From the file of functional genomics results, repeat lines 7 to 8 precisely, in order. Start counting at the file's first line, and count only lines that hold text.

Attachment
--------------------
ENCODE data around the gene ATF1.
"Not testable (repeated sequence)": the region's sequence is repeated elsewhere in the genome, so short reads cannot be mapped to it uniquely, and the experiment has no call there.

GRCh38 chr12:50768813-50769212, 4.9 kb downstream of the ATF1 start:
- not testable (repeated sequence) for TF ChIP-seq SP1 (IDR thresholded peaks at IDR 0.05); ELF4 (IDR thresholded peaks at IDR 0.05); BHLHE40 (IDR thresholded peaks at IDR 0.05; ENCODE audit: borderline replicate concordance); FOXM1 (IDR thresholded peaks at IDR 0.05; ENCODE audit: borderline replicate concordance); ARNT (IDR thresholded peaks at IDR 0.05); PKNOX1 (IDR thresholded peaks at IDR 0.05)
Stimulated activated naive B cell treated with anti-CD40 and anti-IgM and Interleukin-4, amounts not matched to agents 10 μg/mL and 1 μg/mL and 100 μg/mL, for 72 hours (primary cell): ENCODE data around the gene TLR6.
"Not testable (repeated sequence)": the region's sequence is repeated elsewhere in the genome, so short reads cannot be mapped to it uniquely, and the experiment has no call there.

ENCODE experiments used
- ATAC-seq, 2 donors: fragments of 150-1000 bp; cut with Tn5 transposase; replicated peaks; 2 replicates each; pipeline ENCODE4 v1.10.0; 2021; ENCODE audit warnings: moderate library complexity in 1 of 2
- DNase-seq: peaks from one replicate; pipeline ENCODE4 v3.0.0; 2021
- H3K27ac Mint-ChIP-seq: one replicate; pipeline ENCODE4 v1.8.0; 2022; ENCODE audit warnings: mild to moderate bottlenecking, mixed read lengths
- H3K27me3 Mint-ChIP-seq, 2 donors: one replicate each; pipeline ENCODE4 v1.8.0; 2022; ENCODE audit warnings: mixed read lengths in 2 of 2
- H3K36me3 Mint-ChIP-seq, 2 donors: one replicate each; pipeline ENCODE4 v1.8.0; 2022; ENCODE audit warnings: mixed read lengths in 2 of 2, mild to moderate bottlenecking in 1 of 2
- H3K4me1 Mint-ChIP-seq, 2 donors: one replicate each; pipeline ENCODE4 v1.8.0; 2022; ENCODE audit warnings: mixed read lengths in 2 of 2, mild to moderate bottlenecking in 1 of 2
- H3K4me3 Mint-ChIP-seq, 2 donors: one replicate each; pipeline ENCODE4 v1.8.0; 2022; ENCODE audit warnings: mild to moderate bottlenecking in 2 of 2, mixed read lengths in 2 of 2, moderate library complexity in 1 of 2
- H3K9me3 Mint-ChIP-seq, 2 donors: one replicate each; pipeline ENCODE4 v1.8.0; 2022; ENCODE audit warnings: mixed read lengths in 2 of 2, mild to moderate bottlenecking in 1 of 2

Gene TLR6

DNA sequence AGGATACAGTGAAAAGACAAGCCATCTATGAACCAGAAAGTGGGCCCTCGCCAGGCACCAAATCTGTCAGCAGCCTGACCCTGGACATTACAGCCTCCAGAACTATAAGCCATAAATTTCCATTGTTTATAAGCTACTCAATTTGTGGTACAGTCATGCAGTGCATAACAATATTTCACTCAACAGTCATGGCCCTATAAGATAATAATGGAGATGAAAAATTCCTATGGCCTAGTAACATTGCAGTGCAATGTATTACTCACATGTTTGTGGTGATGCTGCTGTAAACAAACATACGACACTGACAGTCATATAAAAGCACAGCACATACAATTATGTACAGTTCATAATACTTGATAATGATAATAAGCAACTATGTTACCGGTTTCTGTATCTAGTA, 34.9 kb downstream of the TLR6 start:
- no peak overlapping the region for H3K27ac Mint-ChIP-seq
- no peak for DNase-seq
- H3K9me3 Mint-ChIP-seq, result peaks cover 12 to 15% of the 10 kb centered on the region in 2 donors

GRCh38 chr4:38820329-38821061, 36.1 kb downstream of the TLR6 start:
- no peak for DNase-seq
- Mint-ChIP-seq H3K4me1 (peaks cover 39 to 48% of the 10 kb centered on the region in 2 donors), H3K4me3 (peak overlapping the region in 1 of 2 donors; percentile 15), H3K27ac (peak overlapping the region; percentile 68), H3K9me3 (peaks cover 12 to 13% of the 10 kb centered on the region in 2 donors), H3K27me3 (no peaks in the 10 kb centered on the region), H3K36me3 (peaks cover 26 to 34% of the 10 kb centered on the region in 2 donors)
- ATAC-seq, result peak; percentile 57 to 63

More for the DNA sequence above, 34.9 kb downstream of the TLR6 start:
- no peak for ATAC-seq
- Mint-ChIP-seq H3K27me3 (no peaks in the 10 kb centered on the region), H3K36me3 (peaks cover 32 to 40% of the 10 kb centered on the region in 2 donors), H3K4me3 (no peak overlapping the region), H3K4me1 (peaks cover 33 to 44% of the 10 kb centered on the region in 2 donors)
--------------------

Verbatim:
ENCODE experiments used
- ATAC-seq, 2 donors: fragments of 150-1000 bp; cut with Tn5 transposase; replicated peaks; 2 replicates each; pipeline ENCODE4 v1.10.0; 2021; ENCODE audit warnings: moderate library complexity in 1 of 2